Going back on a job offer you initially declined

Recruiters appreciate it when you can display a high level of integrity (Stocksnap.io)

Asking for a job back that you've rejected is a tricky mine field to navigate. Which is why we've given you this advice to help you along the way.

There’s always that one company you’d drop everything for if they were to offer you a new position. Even if you were offered two positions simultaneously, you’d stick with your dream company.

But what if the ‘perfect’ opportunity turned out to not be so perfect? Maybe the new position isn’t stimulating or you completely dislike your new boss or there’s a culture clash… Can you ask for a job offer back once you’ve rejected it?

Quite a tricky question, right?

And unfortunately what’s even trickier is that there isn’t one way to solve this dilemma. Sure, by law you can contact the company and request that they consider your application again. But there’s so much more to consider when you’re thinking about knocking on the door of what would be a new employer.

Consider both employers’ hard work

Now thinking that the employer whose job offer you accepted then rejected will immediately take you back once you waltz in asking for the job back is unrealistic. Recruitment is a long and tough process, and once you’ve accepted a job offer, recruiters jump for joy at putting the whole process behind them.

So you can imagine what their reaction will be when you change your mind and they are left with no choice but to find a replacement for you? While one hiring manager may be thrilled that you’re asking for the job back, another may not be as excited to hear from you.

Your reputation may be damaged

When seeking for jobs through recruitment agencies, remember that recruiters work with various companies. Generally you should know that word spreads fast, and it will spread even faster when you’ve declined a job offer after accepting it. While lady luck may be on your side, your professional reputation will be questionable and fewer recruiters will take your application into account for future vacancies. So it’s generally not a risk worth taking.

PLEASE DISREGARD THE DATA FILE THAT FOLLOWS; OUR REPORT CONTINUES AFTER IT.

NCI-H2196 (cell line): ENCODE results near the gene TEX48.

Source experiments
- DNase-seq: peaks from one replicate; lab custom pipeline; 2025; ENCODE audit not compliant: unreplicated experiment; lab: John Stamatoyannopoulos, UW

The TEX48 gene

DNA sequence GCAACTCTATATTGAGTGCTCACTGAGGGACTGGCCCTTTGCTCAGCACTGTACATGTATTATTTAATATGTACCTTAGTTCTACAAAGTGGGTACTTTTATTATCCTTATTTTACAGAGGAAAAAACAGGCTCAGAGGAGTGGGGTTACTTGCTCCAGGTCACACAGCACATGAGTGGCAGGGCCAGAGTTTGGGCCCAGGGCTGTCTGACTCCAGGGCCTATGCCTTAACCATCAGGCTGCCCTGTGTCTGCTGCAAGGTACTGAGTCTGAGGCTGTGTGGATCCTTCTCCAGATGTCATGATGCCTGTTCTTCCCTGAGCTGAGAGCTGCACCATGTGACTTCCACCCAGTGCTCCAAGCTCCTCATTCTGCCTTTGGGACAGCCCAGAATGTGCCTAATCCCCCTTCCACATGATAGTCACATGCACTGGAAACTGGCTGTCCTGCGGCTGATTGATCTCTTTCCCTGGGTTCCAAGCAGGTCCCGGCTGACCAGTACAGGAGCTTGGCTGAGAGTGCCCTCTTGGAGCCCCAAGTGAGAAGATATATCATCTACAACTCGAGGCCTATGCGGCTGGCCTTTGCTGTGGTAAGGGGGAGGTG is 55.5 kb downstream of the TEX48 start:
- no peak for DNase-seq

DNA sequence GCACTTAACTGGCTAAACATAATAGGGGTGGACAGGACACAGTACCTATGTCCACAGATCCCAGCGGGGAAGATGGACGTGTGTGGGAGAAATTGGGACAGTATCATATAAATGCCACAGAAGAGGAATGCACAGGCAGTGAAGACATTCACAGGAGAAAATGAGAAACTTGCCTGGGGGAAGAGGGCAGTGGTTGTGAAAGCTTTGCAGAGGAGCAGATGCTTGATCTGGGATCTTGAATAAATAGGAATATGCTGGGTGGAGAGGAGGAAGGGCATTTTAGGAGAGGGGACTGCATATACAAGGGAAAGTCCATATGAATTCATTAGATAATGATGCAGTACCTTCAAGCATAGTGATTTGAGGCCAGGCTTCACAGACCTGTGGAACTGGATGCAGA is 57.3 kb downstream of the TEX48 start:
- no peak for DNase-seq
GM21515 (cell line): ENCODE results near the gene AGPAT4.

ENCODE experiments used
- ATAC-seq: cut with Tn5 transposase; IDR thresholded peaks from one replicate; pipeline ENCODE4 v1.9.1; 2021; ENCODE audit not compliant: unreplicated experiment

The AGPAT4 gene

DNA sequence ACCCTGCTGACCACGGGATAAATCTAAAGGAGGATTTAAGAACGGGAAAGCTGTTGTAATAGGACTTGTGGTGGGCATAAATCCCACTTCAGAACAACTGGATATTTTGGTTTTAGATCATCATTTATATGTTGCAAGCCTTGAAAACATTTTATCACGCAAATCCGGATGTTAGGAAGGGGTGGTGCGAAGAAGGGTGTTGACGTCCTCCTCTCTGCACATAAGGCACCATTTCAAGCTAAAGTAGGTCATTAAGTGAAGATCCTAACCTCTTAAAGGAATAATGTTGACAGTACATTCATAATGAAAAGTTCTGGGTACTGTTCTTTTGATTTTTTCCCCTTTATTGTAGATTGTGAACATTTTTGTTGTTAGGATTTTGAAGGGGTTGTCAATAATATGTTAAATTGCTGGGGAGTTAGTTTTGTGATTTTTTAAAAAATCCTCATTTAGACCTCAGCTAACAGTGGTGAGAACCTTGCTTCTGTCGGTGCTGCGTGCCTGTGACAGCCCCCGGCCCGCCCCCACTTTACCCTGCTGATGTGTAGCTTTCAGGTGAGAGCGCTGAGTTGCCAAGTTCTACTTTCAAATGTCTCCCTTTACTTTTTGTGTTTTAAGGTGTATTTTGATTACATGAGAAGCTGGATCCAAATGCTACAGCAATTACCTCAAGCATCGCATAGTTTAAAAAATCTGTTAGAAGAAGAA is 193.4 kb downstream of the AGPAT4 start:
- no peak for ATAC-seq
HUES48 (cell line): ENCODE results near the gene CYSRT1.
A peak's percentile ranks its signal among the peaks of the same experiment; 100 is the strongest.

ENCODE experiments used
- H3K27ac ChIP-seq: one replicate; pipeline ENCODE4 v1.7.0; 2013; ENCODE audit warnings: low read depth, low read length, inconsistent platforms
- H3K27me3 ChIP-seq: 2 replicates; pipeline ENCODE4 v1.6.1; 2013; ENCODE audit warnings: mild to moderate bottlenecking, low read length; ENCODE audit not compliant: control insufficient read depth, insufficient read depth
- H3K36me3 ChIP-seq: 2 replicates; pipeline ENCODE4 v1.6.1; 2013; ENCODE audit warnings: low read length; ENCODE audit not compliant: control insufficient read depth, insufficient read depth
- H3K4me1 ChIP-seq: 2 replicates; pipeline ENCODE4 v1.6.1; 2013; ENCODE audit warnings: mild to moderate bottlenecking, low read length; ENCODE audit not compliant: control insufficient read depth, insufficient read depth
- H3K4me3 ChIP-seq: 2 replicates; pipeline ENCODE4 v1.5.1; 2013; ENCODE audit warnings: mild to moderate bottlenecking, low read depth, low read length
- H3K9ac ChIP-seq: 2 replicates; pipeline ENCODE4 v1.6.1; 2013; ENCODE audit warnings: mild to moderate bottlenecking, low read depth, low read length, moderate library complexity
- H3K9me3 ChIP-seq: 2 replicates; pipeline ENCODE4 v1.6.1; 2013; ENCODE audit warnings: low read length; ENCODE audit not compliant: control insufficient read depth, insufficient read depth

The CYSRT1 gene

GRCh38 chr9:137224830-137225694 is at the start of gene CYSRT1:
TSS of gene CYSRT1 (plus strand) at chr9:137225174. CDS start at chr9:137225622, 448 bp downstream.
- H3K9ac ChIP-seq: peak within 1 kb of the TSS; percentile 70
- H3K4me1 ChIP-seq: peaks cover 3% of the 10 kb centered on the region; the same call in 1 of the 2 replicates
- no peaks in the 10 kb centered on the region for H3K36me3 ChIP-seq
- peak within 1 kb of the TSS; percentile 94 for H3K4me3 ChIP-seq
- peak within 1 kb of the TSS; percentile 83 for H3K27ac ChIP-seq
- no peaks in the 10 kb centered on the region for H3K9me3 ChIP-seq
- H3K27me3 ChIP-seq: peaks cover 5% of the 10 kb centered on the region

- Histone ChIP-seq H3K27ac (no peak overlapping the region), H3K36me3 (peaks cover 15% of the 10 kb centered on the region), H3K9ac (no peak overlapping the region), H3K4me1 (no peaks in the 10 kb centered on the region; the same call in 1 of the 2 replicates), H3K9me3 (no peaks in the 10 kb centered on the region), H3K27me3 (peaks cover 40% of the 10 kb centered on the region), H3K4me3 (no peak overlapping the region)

Read: 4 bad work habits and how to overcome them

Integrity speaks volumes

Recruiters appreciate it when you can display a high level of integrity. Even though you may think “but this is the job offer above all others”, remember that your dream company will hopefully always be around. If you explain to the recruiter that you’ve accepted a new job offer even though your heart is with your dream company, they’ll respect your honesty. Not only will you leave a good impression, but the recruiter will keep an eye out for you should new job opportunities become available in your dream company.

When a situation cannot be compromised 

Communication is key. In cases where you need to fall back on a promise, offering an explanation to your new employer is very important. You’ll need to be prepared to elaborate clearly why you’ve made the choice you have, what changed and how you came to the conclusion. Prepare yourself  for a yes or no answer. If you’re genuinely in a sticky situation and aren’t trying your luck, chances are your new employer will understand.

Above all else, try to avoid declining a job offer after accepting it

The importance of assessing a potential job cannot be stressed enough. From the time you apply for the job to the time you’re offered the position you need to be 101% sure it is the right move for you. Let questions relating to the company culture and personal fit override questions about the title, job responsibilities, salary and the benefits that come with the new position.

Don’t be afraid to ask the hiring manager to take you on a tour around their offices. Pay attention to the employees’ body language. If what the hiring manager tells you doesn’t correlate with what you see, it’s a sign not to be ignored. Proper due diligence will help you avoid any sticky situations.

At the end of the day, no matter what decision you settle with, what really matters is your happiness. Stay true to who you are and remember to nurture your professional reputation. If those two elements are taken care of, in the end you’ll be prepared for whatever lies ahead.